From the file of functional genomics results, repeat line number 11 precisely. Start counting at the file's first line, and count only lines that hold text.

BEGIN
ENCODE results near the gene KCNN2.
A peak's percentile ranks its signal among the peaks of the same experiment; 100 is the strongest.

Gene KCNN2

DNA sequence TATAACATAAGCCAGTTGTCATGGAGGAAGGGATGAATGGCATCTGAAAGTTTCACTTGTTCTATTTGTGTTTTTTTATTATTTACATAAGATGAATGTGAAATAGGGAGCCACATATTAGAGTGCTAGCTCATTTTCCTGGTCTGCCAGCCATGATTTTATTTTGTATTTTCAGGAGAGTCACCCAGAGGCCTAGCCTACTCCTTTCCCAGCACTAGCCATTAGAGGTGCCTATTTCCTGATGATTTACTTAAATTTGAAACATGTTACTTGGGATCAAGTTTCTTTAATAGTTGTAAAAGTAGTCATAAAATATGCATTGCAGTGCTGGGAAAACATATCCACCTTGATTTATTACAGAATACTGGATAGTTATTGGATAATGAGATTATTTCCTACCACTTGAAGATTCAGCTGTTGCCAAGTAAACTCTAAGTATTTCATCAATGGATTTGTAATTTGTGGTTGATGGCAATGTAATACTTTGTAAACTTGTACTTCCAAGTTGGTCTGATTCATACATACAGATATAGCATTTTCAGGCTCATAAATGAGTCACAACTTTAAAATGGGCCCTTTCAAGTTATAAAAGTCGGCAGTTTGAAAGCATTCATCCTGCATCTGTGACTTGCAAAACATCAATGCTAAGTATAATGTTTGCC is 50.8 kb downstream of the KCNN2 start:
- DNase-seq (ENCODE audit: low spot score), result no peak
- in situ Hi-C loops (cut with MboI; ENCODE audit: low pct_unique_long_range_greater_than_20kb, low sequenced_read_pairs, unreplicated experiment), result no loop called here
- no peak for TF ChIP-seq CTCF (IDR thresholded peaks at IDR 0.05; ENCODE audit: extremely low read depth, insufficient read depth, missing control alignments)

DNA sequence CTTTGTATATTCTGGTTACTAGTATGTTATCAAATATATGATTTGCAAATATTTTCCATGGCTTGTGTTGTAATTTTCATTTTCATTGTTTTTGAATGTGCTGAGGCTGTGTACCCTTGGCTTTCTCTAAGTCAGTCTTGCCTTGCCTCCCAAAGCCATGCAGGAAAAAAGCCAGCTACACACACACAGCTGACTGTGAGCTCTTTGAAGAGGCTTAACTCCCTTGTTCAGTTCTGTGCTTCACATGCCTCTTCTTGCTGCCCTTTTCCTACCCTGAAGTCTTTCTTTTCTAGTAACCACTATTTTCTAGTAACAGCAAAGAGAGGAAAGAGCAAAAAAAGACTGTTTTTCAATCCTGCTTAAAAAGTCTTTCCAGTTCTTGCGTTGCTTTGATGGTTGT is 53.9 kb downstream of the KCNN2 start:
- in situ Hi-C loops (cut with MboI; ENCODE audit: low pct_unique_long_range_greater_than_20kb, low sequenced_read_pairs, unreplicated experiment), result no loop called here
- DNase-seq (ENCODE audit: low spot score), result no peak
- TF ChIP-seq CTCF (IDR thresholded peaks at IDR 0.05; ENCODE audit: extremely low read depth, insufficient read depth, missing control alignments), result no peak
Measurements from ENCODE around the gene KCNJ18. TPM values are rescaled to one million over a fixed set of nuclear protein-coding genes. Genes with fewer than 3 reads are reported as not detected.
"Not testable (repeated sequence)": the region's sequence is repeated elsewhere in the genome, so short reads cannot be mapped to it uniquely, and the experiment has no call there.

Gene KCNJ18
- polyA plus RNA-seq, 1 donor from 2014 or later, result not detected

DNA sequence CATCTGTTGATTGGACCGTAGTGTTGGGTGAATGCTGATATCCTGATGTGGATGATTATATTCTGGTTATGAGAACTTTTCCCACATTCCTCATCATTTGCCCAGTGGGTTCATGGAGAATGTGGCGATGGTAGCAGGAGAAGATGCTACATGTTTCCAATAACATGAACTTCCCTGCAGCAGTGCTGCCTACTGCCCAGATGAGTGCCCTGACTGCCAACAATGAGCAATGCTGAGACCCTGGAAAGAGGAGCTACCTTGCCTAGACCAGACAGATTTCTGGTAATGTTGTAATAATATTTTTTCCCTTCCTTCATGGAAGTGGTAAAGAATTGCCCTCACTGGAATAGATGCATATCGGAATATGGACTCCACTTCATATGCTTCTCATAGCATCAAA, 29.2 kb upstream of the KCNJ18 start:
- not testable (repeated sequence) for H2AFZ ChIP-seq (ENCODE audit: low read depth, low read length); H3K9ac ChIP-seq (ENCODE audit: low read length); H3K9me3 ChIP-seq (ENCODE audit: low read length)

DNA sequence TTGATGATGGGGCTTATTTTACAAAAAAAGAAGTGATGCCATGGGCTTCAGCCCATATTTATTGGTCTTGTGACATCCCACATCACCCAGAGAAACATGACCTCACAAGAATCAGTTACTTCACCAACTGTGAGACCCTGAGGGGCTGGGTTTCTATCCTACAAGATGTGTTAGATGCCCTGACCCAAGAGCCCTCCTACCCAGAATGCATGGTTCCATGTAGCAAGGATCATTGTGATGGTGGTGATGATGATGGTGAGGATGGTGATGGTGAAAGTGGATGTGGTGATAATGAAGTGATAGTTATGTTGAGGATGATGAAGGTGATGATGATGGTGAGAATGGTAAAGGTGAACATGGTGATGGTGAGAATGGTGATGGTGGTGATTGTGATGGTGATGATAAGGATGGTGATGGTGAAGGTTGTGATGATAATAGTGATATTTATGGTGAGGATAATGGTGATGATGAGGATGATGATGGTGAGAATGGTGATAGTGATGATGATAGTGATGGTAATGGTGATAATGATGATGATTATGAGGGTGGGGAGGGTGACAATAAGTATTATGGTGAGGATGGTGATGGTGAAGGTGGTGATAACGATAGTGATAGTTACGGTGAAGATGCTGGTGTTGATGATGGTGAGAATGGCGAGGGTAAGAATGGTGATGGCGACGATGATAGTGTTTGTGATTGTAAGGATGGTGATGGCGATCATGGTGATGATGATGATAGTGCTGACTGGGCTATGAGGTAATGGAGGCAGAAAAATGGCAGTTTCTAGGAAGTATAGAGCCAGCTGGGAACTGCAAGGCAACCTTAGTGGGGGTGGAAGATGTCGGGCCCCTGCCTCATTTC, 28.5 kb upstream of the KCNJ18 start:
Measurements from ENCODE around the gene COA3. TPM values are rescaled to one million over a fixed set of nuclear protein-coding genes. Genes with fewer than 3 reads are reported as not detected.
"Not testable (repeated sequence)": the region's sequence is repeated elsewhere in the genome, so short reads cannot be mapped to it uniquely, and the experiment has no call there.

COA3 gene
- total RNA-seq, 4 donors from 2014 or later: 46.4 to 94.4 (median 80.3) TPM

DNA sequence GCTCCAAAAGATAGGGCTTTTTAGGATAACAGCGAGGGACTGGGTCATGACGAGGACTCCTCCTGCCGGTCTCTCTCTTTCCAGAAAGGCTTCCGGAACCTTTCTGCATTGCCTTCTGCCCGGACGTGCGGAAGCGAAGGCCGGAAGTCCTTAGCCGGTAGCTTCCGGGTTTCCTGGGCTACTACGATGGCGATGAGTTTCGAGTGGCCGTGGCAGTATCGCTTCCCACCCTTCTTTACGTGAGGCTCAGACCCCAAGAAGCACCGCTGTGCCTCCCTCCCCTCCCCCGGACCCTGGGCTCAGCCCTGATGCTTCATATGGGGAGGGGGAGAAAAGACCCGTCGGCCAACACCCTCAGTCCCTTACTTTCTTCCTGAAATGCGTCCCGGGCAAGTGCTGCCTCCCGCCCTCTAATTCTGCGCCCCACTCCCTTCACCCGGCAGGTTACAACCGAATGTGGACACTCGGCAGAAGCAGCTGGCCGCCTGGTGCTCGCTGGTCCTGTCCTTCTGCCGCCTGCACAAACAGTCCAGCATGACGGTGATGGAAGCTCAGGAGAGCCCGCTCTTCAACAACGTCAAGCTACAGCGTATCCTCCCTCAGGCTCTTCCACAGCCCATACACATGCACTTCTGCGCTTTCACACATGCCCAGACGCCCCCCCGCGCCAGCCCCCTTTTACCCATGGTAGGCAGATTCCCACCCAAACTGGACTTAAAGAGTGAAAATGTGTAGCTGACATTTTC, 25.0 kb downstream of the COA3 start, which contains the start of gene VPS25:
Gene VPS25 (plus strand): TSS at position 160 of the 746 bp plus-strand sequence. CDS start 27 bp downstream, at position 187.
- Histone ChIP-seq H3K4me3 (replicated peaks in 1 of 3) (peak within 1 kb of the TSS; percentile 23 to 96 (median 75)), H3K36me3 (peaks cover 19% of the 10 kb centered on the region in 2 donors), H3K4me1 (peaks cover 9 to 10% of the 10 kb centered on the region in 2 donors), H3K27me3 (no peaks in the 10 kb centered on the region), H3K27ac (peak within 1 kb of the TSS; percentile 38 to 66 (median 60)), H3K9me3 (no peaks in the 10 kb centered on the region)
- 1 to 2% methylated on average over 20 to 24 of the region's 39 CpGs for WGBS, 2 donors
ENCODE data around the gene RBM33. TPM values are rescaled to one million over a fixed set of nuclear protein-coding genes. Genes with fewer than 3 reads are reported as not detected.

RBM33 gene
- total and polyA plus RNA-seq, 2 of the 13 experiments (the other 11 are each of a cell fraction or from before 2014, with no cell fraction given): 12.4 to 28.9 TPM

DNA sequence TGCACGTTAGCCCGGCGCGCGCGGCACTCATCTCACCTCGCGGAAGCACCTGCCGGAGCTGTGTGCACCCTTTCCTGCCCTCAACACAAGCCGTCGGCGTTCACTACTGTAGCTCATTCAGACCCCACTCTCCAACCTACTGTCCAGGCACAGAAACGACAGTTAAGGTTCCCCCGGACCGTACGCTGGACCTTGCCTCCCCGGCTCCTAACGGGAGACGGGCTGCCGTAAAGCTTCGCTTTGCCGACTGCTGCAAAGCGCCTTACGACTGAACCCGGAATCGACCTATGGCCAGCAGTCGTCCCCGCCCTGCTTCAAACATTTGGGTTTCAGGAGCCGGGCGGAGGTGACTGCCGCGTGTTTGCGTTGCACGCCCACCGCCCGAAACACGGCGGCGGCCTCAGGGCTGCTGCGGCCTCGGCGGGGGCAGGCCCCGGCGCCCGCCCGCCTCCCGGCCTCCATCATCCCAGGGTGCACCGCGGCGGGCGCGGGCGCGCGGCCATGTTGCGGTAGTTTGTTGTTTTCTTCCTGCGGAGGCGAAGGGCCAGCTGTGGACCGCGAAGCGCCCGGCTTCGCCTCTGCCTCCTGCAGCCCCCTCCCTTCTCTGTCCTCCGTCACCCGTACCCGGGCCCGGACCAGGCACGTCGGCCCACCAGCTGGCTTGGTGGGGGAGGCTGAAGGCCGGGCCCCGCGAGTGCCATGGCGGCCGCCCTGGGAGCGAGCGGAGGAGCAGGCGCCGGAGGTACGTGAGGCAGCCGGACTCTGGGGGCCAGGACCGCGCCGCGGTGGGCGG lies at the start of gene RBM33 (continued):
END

- TF ChIP-seq CTCF (IDR thresholded peaks at IDR 0.05; ENCODE audit: extremely low read depth, insufficient read depth, missing control alignments), result no peak